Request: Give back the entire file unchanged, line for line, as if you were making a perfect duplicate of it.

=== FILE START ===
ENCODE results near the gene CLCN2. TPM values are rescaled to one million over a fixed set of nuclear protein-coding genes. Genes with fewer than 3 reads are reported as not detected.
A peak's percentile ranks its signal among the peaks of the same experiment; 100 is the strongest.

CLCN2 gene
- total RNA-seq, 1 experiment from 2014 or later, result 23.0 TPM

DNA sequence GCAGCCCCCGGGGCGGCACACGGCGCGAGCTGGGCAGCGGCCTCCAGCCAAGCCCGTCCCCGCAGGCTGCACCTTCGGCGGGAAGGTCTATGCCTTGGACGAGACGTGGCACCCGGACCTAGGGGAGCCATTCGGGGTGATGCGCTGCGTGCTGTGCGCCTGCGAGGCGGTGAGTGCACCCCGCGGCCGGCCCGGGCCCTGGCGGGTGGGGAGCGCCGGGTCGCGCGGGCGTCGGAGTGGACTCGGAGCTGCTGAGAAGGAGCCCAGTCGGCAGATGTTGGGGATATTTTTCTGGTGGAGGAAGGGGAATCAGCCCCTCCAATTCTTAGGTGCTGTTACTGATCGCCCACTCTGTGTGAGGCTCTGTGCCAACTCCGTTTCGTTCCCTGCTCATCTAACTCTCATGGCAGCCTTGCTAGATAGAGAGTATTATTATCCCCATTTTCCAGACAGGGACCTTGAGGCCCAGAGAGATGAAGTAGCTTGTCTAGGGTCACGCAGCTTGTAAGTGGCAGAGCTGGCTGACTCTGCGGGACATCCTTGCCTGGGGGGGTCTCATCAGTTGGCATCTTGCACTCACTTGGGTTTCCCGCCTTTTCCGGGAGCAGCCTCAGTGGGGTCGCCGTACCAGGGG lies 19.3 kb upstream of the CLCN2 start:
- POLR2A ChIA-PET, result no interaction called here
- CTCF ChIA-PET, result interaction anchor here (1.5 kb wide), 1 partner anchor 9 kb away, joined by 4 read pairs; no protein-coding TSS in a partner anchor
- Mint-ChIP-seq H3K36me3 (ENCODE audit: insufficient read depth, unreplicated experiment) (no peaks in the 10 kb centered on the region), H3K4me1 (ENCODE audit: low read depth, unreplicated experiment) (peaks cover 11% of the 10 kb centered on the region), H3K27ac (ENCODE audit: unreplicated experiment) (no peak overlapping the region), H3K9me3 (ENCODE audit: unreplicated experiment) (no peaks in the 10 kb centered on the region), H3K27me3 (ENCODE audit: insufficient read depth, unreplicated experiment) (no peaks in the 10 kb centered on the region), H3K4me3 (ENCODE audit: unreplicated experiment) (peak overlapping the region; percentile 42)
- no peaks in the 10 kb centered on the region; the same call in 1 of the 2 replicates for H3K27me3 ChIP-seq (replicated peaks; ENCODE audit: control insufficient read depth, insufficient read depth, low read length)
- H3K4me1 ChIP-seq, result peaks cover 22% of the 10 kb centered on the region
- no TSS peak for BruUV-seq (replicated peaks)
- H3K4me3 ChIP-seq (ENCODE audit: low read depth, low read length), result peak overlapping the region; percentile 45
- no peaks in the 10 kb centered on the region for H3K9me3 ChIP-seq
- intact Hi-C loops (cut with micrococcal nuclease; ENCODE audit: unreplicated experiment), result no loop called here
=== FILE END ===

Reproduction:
ENCODE results near the gene CLCN2. TPM values are rescaled to one million over a fixed set of nuclear protein-coding genes. Genes with fewer than 3 reads are reported as not detected.
A peak's percentile ranks its signal among the peaks of the same experiment; 100 is the strongest.

CLCN2 gene
- total RNA-seq, 1 experiment from 2014 or later, result 23.0 TPM

DNA sequence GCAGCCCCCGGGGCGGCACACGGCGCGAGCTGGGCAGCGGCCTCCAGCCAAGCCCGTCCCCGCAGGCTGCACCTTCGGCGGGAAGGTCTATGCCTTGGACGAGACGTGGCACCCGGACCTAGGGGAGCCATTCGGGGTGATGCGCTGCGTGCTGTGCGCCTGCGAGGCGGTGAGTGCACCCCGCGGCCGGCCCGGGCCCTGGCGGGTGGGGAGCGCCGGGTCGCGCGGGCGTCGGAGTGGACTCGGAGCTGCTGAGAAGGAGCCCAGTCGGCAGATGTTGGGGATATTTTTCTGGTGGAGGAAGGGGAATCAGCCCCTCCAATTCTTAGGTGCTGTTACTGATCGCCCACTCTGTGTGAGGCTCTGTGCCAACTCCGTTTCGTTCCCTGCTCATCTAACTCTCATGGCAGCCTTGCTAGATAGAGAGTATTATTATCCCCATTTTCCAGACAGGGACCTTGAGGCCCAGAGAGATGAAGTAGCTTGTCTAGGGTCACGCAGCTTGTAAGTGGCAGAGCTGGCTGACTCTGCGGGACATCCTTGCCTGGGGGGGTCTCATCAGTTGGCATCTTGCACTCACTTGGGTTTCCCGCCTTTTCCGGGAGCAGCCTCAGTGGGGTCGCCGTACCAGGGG lies 19.3 kb upstream of the CLCN2 start:
- POLR2A ChIA-PET, result no interaction called here
- CTCF ChIA-PET, result interaction anchor here (1.5 kb wide), 1 partner anchor 9 kb away, joined by 4 read pairs; no protein-coding TSS in a partner anchor
- Mint-ChIP-seq H3K36me3 (ENCODE audit: insufficient read depth, unreplicated experiment) (no peaks in the 10 kb centered on the region), H3K4me1 (ENCODE audit: low read depth, unreplicated experiment) (peaks cover 11% of the 10 kb centered on the region), H3K27ac (ENCODE audit: unreplicated experiment) (no peak overlapping the region), H3K9me3 (ENCODE audit: unreplicated experiment) (no peaks in the 10 kb centered on the region), H3K27me3 (ENCODE audit: insufficient read depth, unreplicated experiment) (no peaks in the 10 kb centered on the region), H3K4me3 (ENCODE audit: unreplicated experiment) (peak overlapping the region; percentile 42)
- no peaks in the 10 kb centered on the region; the same call in 1 of the 2 replicates for H3K27me3 ChIP-seq (replicated peaks; ENCODE audit: control insufficient read depth, insufficient read depth, low read length)
- H3K4me1 ChIP-seq, result peaks cover 22% of the 10 kb centered on the region
- no TSS peak for BruUV-seq (replicated peaks)
- H3K4me3 ChIP-seq (ENCODE audit: low read depth, low read length), result peak overlapping the region; percentile 45
- no peaks in the 10 kb centered on the region for H3K9me3 ChIP-seq
- intact Hi-C loops (cut with micrococcal nuclease; ENCODE audit: unreplicated experiment), result no loop called here